Is it possible to overfeed carnivorous plants?

General

There is nothing exciting about animals eating plants.

However, if plants eat animals, that is extraordinary. Carnivorous plants can be found on every continent. They live in nutrient-poor moors or in barren locations. The plants can only extract a few nutrients from their location, so they have to use nutrients that "fly past". They have transformed their leaves into nifty death traps. With their sweet nectar scent and splendid colors, the plants promise the insects a special treat. But seduction leads to death. Instead of sucking nectar, the insect itself is sucked out. This is how the carnivorous plants supply themselves with additional nutrients.

Location

All insectivors love a bright window seat, regardless of the direction of the compass.
High humidity has a particularly good effect on the plants. This can be achieved with large coasters that always have some water in them, or by planting the plants in a glass terrarium. The plants love this terrarium climate. Due to the large volume of soil, the roots can spread better, the soil stores more water and always gives off water to the plants. The glass vessel increases the humidity, which is very good for the plants.
For planting a terrarium, it is best to use our special soil for carnivorous plants. If you cannot get this, use pure natural peat without fertilizer! In the frost-free time, the plants can also be set up in partial shade in the garden. Outdoor cultivation in the swamp bed or the bog corner in the garden realm is possible with Sarraceniapurpurea, Droserabinata and the Venus flytrap. The plants should be planted out for this in May / June.

wintering

Sarracenia, the pitcher plant, and Dionea, the Venus flytrap, should be wintered as cool as possible, e.g. on an unheated staircase window. Sundew, butterwort, pitcher plant and the water hose can be overwintered at normal room temperature, light and humid.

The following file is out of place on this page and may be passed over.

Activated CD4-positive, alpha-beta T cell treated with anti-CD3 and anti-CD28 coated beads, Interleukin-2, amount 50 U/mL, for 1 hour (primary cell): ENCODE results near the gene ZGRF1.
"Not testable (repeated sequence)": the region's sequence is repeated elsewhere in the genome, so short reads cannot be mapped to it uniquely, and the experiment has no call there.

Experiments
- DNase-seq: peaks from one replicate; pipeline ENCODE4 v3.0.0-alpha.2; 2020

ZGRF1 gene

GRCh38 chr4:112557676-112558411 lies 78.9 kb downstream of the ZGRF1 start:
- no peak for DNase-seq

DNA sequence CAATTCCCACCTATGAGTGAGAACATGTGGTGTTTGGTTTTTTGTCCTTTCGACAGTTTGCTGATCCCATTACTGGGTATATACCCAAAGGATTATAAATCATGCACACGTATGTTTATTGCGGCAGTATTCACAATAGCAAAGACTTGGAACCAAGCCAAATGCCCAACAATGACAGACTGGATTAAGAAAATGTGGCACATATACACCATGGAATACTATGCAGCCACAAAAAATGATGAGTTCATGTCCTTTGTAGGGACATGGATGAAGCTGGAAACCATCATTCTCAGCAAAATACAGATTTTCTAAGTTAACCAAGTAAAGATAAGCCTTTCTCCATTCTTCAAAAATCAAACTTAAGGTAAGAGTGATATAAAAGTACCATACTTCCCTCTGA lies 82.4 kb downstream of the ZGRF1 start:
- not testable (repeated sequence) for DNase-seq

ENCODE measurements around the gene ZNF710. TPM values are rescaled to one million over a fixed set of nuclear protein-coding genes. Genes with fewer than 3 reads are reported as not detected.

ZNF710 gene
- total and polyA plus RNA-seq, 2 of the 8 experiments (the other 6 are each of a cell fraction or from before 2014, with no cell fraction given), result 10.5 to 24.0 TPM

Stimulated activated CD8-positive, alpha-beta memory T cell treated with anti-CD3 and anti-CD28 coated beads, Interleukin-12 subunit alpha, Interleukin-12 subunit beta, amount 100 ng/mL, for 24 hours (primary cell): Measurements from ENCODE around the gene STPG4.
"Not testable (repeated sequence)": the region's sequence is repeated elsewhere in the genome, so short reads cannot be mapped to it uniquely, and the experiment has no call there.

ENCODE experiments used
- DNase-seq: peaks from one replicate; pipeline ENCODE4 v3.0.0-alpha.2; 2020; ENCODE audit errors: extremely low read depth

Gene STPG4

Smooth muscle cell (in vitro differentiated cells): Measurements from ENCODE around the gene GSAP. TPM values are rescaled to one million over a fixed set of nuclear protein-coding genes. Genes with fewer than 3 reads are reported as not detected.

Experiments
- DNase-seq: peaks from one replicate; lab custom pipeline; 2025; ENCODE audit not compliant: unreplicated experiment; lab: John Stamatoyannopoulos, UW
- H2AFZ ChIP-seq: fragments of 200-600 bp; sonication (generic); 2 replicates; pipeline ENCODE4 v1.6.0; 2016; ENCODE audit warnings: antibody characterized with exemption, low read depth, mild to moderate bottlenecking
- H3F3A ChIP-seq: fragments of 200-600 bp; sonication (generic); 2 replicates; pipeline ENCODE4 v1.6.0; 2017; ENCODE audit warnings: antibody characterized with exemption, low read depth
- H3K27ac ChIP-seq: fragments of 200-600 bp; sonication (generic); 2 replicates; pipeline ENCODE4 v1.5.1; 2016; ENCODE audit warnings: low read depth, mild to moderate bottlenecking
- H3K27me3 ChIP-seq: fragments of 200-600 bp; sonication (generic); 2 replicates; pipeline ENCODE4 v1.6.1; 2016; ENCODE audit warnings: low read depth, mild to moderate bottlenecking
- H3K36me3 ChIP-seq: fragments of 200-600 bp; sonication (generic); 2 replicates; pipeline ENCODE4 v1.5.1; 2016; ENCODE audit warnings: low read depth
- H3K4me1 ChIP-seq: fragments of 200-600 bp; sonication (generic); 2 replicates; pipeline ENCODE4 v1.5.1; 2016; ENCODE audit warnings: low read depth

Note:Carnivores are swamp plants. Always keep moist and water with soft water (rainwater). Light location, do not use fertilizer!

Care tips

Carnivorous plants are easy to grow. As swamp dwellers, they all love moisture and can tolerate waterlogging over a longer period of time, for example during vacation. Use rainwater, it works best! If this is not available to you, mix distilled or demineralized water with tap water in a ratio of 2: 1. If you have very soft tap water below 10 ° German hardness (can be requested from the waterworks), use 50% of it. Hard and very hard irrigation water is unsuitable for carnivores. The potting soil should always be moist. In the case of very large plants, e.g. Sarracenia or the sundew species, there should always be some water in the saucer.

The carnivores do not tolerate fertilizer. They get the necessary nutrients from the insects they catch. Of course, they can also be fed, and you can watch how the plant digests its prey. However, the plants should not be overfed with trapped insects. Carnivorous plants, like all other plants, have green leaves that help them assimilate. That's why they don't starve to death if they don't get any prey!

Basic rules for beginners!

1. Pour only with soft water (rain water, distilled water).
2. Do not fertilize !!!
3. Repot only in special soil.
4. Always provide sufficiently large pots or containers for the plants.
5. Avoid dry heating air (need increased humidity).
6. Never take carnivores from nature.